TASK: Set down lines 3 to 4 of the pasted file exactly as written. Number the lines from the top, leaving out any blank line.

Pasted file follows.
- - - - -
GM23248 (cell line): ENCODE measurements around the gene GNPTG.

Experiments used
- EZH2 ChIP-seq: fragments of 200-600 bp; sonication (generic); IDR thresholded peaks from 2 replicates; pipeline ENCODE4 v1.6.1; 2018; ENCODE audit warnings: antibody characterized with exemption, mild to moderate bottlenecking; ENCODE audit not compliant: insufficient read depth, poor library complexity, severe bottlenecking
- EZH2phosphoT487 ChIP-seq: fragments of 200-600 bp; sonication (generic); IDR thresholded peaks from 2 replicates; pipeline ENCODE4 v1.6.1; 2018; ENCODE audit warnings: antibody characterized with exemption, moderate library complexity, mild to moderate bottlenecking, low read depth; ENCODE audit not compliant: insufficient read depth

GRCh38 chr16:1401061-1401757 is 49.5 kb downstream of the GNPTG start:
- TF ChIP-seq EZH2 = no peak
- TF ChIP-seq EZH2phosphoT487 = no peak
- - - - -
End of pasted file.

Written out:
- EZH2 ChIP-seq: fragments of 200-600 bp; sonication (generic); IDR thresholded peaks from 2 replicates; pipeline ENCODE4 v1.6.1; 2018; ENCODE audit warnings: antibody characterized with exemption, mild to moderate bottlenecking; ENCODE audit not compliant: insufficient read depth, poor library complexity, severe bottlenecking
- EZH2phosphoT487 ChIP-seq: fragments of 200-600 bp; sonication (generic); IDR thresholded peaks from 2 replicates; pipeline ENCODE4 v1.6.1; 2018; ENCODE audit warnings: antibody characterized with exemption, moderate library complexity, mild to moderate bottlenecking, low read depth; ENCODE audit not compliant: insufficient read depth